I will say something in favour of the movie, though. Despite it focusing on an all male club, there are female characters, and they’re quite well developed, considering the limited time they get on screen. There’s Max’s girlfriend Lauren (Holliday Grainger), who takes no shit from him, or any of the posh boys. There’s the daughter of the pub landlord, in whose establishment the second half of the movie takes place. Even Natalie Dormer in a cameo as a sex worker. She flatly refuses their demands of being done by all of them under the table, and leaves. The director is a woman.
Lone Scherfig also directed the above mentioned Their Finest. She’s Danish, in case you wanted to know.
It’s got 67% on Rotten Tomatoes.
United (2011), directed by James Strong
I thought I’d give this one a quick mention.
In February 1958, on its third attempt at take-off, British European Airways Flight 609 crashed in Munich. It was carrying the Manchester United football team. Eight players lost their lives. The film is about this sad event, and how the team overcame the tragedy. Sam has the role of Duncan Edwards, one of the footballers who died (typical). He didn’t die at the place of the crash, but later in the hospital.
So, obviously, this is of interest mostly to football fans, but there wasn’t much of the sport itself. We do get to see Sam kicking the ball a bit. Sam likes football in real life, he did Soccer Aid in 2019.
After one victorious game, the teams goes to a bar to celebrate, and Duncan advises newly signed Bobby Charlton (Jack O’Connell) to tell girls that he’s a plumber or an electrician, instead of a footballer. Because they only earn £15/week and their career is over by 30. How times have changed!
There is no rating on Rotten Tomatoes for this film. Probably because it’s not very well known.
I live in Manchester, but I have no interest in football. Still, it was a nice movie.
Every Breath You Take (2021), directed by Vaughn Stein
The latest of Sam’s movies, as of June 2021. You can tell from the title that it’s a psychological thriller. It’s not really much, very predictable, not helped by the fact that the trailer gave most of it away. I also easily guessed the final twist.
In the main role is Casey Affleck as a psychiatrist, whose client commits suicide. James, the brother of the dead girl, played by Sam, befriends his family–and thus trouble starts. He seduces the psychiatrist’s daughter, and also sleeps with his wife. James is the type of baddie I like seeing Sam play. He’s also the one who does most of the acting in this movie. Casey Affleck looks bored throughout, and the wife, Michelle Monaghan, is not given enough to do. As a psycho thriller, it’s very unoriginal, in parts even nonsensical in this age of internet and Google. Yet, for Sam’s sake, it’s worth seeing.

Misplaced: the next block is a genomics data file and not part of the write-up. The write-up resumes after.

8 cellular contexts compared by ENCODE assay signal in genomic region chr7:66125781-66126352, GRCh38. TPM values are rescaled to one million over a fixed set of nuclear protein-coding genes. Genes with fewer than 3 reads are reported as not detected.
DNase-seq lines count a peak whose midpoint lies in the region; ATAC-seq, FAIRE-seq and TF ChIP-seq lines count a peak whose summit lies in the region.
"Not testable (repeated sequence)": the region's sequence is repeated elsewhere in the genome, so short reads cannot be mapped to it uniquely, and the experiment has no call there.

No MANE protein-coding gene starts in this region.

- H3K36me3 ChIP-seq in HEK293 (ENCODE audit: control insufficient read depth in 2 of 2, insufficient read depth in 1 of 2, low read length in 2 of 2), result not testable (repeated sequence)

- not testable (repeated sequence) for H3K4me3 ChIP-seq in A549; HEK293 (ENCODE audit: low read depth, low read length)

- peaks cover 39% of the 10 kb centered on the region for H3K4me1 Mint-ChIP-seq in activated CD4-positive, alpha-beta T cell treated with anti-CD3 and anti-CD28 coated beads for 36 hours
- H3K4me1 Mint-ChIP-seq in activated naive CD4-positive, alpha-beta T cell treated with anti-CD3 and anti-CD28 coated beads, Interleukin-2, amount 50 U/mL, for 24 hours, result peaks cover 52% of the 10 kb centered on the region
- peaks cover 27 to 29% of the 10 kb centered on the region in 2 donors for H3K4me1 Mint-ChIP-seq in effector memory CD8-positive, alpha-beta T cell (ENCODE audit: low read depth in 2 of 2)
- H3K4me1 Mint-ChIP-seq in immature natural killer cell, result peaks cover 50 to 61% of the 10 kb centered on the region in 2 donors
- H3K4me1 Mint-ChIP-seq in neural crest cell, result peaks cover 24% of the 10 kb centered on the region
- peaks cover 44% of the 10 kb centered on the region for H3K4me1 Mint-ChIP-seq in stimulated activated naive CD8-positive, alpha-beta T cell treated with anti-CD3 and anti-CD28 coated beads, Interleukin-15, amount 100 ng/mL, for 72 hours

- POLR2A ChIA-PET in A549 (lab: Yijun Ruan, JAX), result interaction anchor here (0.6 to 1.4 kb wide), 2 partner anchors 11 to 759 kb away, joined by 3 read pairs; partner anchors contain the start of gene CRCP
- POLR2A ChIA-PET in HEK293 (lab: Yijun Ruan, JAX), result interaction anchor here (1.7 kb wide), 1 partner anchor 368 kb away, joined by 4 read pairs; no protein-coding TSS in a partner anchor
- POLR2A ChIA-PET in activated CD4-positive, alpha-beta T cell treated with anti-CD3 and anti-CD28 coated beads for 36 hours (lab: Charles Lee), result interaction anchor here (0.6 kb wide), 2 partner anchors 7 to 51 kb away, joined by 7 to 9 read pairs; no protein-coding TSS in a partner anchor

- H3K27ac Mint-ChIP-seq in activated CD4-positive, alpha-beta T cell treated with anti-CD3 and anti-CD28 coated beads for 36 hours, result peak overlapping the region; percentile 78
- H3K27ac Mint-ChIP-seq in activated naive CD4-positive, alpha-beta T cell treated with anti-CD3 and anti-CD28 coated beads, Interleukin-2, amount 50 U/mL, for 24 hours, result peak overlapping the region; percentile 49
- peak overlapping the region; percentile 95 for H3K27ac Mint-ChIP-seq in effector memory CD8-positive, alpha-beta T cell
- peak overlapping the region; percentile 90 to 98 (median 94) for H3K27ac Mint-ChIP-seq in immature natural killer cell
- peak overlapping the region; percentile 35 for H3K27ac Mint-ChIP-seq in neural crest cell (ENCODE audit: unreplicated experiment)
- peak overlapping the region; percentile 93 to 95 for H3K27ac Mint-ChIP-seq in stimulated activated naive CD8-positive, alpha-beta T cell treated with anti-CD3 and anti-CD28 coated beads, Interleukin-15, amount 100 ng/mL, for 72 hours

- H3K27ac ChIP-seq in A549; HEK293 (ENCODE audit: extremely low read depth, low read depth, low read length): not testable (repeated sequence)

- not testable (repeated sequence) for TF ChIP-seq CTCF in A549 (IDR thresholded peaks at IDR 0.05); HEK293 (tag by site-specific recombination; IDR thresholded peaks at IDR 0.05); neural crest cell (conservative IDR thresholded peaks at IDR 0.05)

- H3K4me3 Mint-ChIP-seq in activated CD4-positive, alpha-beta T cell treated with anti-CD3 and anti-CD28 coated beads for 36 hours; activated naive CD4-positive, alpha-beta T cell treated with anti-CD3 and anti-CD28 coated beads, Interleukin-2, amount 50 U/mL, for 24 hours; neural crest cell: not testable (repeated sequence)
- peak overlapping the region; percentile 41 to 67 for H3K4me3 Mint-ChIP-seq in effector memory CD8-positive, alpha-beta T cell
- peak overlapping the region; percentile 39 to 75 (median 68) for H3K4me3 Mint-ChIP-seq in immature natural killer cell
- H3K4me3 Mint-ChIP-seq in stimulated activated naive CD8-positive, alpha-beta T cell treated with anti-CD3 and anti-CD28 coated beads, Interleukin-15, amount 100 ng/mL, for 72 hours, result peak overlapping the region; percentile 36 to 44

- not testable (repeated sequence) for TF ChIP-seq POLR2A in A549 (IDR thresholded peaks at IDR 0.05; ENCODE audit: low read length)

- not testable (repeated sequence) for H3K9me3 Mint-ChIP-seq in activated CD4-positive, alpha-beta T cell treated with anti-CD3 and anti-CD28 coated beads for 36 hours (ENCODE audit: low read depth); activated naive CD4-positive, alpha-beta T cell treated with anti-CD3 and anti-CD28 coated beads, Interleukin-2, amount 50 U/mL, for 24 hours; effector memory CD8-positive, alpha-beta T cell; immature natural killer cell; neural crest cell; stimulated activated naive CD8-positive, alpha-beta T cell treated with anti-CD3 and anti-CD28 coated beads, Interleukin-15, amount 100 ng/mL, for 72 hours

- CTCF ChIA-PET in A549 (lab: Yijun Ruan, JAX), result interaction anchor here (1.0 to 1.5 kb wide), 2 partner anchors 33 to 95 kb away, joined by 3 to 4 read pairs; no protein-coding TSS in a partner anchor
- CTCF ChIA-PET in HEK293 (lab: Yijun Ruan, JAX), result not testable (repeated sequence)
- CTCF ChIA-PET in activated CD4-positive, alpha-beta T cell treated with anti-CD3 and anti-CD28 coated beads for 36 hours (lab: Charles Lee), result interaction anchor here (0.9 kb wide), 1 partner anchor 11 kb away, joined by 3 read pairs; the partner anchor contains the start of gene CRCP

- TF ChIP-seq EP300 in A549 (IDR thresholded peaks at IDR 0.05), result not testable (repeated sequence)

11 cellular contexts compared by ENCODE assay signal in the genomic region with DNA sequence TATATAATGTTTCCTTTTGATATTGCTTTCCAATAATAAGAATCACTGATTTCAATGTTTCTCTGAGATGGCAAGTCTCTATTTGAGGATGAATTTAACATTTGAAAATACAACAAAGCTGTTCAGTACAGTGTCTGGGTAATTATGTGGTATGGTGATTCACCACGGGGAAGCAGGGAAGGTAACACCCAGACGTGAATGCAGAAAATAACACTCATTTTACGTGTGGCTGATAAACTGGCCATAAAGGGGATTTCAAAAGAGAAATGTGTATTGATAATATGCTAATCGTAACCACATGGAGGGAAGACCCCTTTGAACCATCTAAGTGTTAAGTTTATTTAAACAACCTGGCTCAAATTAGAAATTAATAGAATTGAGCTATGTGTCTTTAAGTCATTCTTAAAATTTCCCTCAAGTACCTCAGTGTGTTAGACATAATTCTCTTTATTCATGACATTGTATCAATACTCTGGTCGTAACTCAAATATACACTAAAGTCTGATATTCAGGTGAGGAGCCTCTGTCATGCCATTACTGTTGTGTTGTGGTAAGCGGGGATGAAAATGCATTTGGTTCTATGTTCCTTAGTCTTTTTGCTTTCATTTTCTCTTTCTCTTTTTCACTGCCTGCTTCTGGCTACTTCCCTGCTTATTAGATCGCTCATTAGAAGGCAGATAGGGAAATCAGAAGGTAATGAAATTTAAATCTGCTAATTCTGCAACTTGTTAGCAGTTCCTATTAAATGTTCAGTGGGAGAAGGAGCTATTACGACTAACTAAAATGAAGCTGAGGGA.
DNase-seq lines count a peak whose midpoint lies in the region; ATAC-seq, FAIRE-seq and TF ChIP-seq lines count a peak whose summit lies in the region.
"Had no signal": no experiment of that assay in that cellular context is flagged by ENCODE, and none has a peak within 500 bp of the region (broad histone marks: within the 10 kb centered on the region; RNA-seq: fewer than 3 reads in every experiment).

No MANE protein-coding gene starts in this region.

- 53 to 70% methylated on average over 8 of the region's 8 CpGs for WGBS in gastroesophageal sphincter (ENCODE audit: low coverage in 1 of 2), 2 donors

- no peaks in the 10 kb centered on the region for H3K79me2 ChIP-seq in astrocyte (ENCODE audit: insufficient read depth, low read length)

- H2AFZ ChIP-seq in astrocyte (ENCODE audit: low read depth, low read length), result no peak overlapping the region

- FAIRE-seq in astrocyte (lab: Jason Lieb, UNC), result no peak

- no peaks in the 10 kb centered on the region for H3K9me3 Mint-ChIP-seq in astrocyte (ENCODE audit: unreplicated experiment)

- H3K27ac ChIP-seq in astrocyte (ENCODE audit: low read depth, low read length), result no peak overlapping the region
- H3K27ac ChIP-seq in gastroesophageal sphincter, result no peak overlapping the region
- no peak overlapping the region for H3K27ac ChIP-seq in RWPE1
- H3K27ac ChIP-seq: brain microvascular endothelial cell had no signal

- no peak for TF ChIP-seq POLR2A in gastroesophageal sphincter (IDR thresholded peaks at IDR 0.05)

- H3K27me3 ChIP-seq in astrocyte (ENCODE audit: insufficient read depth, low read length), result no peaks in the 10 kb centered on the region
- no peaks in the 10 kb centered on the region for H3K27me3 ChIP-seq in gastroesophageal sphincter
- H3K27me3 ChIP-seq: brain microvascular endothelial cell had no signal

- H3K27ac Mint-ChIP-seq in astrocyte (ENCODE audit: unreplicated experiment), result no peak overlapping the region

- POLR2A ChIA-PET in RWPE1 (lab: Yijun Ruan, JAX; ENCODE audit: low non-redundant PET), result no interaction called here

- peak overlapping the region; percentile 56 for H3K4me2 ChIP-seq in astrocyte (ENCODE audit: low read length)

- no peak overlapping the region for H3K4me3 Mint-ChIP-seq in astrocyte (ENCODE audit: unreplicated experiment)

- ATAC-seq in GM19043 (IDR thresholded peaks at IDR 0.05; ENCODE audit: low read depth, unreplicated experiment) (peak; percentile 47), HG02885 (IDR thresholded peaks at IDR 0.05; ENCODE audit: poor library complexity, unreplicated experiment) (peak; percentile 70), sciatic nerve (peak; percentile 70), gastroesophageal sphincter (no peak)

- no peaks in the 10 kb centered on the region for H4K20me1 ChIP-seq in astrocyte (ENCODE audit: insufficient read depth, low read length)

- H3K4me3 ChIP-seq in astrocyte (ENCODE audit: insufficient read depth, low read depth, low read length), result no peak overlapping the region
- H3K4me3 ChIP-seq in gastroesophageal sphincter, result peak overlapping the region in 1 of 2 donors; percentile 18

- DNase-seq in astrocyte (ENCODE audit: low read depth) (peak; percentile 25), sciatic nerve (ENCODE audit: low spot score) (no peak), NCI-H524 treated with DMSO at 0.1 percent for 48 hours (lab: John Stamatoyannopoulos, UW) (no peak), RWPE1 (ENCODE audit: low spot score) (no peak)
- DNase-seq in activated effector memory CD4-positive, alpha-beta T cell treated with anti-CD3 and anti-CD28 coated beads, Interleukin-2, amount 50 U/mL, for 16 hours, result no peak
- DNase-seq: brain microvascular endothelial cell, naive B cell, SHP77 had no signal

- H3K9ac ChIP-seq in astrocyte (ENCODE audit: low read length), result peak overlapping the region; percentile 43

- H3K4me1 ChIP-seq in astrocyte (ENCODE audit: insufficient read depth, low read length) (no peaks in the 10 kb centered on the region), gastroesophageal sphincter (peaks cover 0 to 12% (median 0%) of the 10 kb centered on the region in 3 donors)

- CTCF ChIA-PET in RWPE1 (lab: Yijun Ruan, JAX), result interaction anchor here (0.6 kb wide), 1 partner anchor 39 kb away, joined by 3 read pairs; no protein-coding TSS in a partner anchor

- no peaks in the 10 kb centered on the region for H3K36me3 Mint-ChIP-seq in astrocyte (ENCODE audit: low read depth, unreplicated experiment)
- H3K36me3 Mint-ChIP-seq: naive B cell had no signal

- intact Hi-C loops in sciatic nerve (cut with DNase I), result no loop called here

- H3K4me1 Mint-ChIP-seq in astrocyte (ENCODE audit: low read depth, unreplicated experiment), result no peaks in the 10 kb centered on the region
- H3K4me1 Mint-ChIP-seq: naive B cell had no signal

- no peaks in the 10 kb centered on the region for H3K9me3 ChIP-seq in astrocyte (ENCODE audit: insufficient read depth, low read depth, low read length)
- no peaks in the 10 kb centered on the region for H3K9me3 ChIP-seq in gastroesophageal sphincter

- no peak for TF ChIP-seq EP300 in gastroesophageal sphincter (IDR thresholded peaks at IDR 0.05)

I made a better film out of it in my head–and that was before I even watched it!
The Rotten Tomatoes rating keeps changing still, but it’s around 20%.
What a missed opportunity.
Love Wedding Repeat (2020), directed by Dean Craig
One romcom, for the sake of variety. Could have been better if it lost the male anatomy jokes.
Seriously, it’s 2021, can we be done with the dirty jokes now, please?
Love Wedding Repeat takes place at a wedding. But it isn’t until halfway through that we find out there are multiple versions of the day. Don’t get fooled, though, it’s no Groundhog Day. Eleanor Tomlinson plays the bride, Sam is her brother. Aside from making sure the wedding goes smoothly, he also has to deal with an ex-girlfriend, who is one of the guests, the bride’s former boyfriend, who is not over her, and a misplaced sedative, while also trying to get the girl. He gets a lot to do, and what I liked was how he tried to be helpful to everyone. That doesn’t leave him much time for his own love life, which results in his love interest, played by Olivia Munn, sort of just standing around. She could have had an interesting story of her own, she’s a high flying journalist. At least she gets to wear a pretty dress.
Eh, whatever. There’s worse romcoms.
35% from Rotten Tomatoes.
The Corrupted (2019), directed by Ron Scalpello
Two Claflins for the price of one!
Sam’s younger brother Joe Claflin is an actor too; he appeared on Game of Thrones, the Watchers on the Wall episode (S4 E9). Here he plays Sean, brother of Sam’s character Liam. Brothers play brothers in this crime thriller.
Liam is released from prison, determined to get his life back on track, and to reunite with his girlfriend and son. He gets tangled up in conspiracy and corruption. The caption at the beginning says “based on true events”. It’s to do with London’s Olympics bid, but I’m not sure what’s going on. The film has a decent idea, but the execution is a bit… unimpressive. I liked Sam’s character–showing his range again–and I liked the relationship with his girlfriend (Naomi Ackie). Although at first she is cautious–understandably so, as he’s just out of jail–they do reunite, and live as a family at the end. (Spoiler, but who cares.) Plus, we get Sam in a boxing ring!
Naomi Ackie appeared on Star Wars: The Rise of the Skywalker as Jannah. When I was watching TROS, it occurred to me that she could be a lost sister of Finn, John Boyega’s character. It seems this theory is shared by some of the fans. I’m not invested in the Star Wars fandom enough to check all the details are correct, so as far as I go, that is my headcanon.